• Learn your audience. Use survey for quantitative data and customer meets for qualitative information. This will tell you more about how to approach creating content for your market.
  • Separate your brand into different personas to match three or four demographics with different needs, then create content for these different personas.
  • Create a content flow as part of your strategy creation process.

Content Execution

  • When creating copy keep the details in mind. Font style and size, kerning, and leading all matter. Your presentation is as important as your content.
  • Take time to make a solid headline.
  • When creating a post, plan the structure beforehand.
  • Create persona writers for your brand and build authority over time to grow AuthorRank.

Measure Effectiveness

  • Don’t measure outreach by just the links earned. Take into consideration factors like referral traffic and brand visibility.
  • Keep social metrics in mind during content marketing measurement campaigns.
  • Set up Google Alerts with a snippet from any major piece of content you make so that you will be alerted when someone copies it.
  • Think of content performance like baseball averages. One hit for every three pieces of content is solid performance.

Hopefully these short tips will help you make the transition from the old SEO practices to content creation. The more you invest in content, the more reward you will see later.


Consistently creating good quality content is not easy. For copywriters, good content is something that really connects with readers, and while some can churn out content like robots, most of us have to invest a lot of time and effort.

Of course, practice will always make you a better content creator. Having an intimate understanding of copywriting and how it works is the foundation you will be building on. We all know a solid foundation is important.

Thankfully, the folks at ABC Copywriting have everything you could ever need to know about the copywriting processes all in one infographic. They include a walkthrough of every step of copywriting, as well as tips for quality sales letters, information documents and webpages. With it, you will have a solid base of information to become a great content creator and copywriter.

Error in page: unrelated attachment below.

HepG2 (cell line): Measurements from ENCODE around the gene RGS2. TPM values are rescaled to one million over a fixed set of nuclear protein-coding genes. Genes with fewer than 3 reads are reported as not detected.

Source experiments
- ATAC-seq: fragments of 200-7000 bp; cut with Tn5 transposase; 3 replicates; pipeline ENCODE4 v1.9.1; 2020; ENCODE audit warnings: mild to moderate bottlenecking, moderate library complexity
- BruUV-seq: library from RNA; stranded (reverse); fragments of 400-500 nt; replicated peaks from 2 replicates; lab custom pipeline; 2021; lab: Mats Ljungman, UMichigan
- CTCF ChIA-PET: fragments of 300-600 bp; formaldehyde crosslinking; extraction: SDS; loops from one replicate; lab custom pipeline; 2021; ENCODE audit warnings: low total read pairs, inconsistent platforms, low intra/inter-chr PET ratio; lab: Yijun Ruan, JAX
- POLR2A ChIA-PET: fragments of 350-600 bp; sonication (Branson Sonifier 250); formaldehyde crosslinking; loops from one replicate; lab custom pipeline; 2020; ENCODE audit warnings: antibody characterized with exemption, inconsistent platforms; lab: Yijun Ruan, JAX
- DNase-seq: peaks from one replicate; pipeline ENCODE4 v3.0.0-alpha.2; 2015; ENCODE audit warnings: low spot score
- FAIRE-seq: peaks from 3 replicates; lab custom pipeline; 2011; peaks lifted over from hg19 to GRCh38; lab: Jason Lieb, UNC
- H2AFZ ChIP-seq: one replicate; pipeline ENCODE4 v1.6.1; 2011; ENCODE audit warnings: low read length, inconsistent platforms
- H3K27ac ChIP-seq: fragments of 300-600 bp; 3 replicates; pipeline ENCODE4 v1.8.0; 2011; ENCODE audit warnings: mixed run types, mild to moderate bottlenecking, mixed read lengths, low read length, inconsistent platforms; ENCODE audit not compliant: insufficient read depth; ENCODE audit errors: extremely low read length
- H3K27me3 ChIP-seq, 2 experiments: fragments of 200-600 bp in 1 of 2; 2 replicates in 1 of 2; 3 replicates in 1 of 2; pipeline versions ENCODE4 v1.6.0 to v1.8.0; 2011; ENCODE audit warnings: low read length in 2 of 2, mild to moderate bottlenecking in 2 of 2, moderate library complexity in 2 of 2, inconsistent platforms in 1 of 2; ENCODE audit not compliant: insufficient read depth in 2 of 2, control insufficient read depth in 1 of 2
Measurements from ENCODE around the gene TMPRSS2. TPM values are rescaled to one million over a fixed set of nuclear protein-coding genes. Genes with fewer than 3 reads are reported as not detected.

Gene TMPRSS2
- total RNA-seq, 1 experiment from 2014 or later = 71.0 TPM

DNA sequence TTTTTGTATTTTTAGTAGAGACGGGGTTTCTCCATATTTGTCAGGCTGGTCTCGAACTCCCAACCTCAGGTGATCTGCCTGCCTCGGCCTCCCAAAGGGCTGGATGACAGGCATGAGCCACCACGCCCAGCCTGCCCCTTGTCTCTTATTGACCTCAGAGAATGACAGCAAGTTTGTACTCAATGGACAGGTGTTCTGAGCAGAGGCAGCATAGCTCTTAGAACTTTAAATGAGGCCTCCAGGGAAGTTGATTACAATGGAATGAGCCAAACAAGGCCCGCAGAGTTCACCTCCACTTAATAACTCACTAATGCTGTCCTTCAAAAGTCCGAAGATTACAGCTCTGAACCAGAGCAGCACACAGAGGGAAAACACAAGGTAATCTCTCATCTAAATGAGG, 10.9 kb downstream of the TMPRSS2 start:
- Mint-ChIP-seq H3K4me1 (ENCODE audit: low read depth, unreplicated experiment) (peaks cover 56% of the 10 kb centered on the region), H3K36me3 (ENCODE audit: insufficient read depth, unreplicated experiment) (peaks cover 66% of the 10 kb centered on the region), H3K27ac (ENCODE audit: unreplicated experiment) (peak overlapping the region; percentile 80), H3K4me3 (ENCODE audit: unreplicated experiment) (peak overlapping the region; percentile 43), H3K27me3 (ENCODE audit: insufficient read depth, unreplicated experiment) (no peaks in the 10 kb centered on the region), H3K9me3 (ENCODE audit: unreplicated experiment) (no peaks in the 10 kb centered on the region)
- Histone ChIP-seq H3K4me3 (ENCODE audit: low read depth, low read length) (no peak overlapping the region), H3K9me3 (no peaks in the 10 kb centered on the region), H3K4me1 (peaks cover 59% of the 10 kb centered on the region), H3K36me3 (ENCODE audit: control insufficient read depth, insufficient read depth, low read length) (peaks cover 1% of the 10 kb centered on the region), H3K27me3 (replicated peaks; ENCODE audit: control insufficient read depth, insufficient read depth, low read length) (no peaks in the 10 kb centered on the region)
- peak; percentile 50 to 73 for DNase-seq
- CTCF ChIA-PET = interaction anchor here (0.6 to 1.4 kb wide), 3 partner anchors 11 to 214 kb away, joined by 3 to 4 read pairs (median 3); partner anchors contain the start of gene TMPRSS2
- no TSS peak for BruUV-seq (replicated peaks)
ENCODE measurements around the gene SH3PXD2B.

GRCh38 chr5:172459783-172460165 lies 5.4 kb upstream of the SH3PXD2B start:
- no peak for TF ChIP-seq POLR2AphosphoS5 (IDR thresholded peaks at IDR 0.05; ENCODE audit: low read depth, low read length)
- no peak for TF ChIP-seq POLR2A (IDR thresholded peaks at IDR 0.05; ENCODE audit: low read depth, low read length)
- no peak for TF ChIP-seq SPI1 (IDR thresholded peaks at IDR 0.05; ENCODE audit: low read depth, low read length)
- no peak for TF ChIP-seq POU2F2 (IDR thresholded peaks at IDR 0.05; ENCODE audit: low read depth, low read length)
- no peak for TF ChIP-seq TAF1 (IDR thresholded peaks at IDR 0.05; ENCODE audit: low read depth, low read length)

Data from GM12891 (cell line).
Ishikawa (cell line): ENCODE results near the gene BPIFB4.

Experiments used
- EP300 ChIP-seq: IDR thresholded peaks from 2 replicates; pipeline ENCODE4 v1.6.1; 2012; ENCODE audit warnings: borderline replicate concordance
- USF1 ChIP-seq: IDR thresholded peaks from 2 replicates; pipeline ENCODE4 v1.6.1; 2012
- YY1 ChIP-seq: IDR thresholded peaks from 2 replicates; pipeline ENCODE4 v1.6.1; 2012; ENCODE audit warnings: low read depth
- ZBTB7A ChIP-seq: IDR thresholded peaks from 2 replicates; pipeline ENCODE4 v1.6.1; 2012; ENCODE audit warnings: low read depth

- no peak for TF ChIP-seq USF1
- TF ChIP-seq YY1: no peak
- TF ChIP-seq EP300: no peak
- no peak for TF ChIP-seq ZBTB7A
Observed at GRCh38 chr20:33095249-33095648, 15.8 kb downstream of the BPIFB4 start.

Google has made five recent SEO changes that will make most content marketers, writers, and bloggers quite happy. They play to your strengths. Some users may be less happy about these changes, however.

The changes were mostly made to keep more people on Google products, which isn’t a bad idea from a business perspective, but some may find the changes effect searching negatively.

The good news is, the changes were also made so that your results would be more personal by monopolizing on the fact that people are more likely to purchase something if they know their friend also likes it.

The even better news is these changes are great for anyone who makes content for a living. I will walk you through all of the changes and help you to take advantage of them.

1) Optimize personalized search – One of the biggest changes Google has made completely changed SEO by making search results personal. The results you get for a search will be different than mine, based on factors like your browsing history, the content you create and content shared by your social circles. People are finding their content more and more through social media networks and searching less.

So how can you optimize your content for personalized search? One option is you can increase your Google+ circles. Google is actively trying to get people to sign up for Google+, and in this instance, using Google+ and connecting with more people on there helps improve your search. The more people you have in your circles, the higher relevant content will show up in your searches. This also means that your circles can see your content when they search.

2) Increase social sharing – As a content creator, getting shares on social media is a great way to get your content high in the search rankings. According to a study by branded3, the more tweets leading to a URL you can get, the higher you will appear in rankings. For example, anyone that gets over 7,500 tweets (not an easy task) will appear in the top five results almost always. This type of logic most likely also works for Facebook.

As a content creator, capitalize on social sharing and you can beat your competition in the rankings. Just make sure to make the social sharing buttons obvious so that readers can find them, encourage your readers to share and try to court others with influence in your target social circles. Interview them or offer to do guest posts. Anything to establish a connection.